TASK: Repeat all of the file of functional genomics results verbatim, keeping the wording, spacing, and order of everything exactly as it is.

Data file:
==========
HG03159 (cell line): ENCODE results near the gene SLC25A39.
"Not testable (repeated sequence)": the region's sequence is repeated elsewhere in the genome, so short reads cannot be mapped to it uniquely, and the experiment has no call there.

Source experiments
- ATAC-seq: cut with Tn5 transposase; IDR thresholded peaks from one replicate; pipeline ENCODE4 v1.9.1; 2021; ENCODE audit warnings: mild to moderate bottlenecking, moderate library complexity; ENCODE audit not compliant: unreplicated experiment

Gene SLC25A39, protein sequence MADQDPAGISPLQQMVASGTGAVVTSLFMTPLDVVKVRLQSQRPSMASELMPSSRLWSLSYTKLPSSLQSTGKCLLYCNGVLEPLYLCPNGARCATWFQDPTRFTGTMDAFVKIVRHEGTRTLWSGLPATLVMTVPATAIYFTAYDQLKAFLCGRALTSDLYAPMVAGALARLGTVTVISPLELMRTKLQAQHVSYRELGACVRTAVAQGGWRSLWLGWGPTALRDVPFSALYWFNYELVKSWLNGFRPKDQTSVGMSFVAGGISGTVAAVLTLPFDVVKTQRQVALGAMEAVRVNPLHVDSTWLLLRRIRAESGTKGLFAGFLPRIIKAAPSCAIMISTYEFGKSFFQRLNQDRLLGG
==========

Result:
HG03159 (cell line): ENCODE results near the gene SLC25A39.
"Not testable (repeated sequence)": the region's sequence is repeated elsewhere in the genome, so short reads cannot be mapped to it uniquely, and the experiment has no call there.

Source experiments
- ATAC-seq: cut with Tn5 transposase; IDR thresholded peaks from one replicate; pipeline ENCODE4 v1.9.1; 2021; ENCODE audit warnings: mild to moderate bottlenecking, moderate library complexity; ENCODE audit not compliant: unreplicated experiment

Gene SLC25A39, protein sequence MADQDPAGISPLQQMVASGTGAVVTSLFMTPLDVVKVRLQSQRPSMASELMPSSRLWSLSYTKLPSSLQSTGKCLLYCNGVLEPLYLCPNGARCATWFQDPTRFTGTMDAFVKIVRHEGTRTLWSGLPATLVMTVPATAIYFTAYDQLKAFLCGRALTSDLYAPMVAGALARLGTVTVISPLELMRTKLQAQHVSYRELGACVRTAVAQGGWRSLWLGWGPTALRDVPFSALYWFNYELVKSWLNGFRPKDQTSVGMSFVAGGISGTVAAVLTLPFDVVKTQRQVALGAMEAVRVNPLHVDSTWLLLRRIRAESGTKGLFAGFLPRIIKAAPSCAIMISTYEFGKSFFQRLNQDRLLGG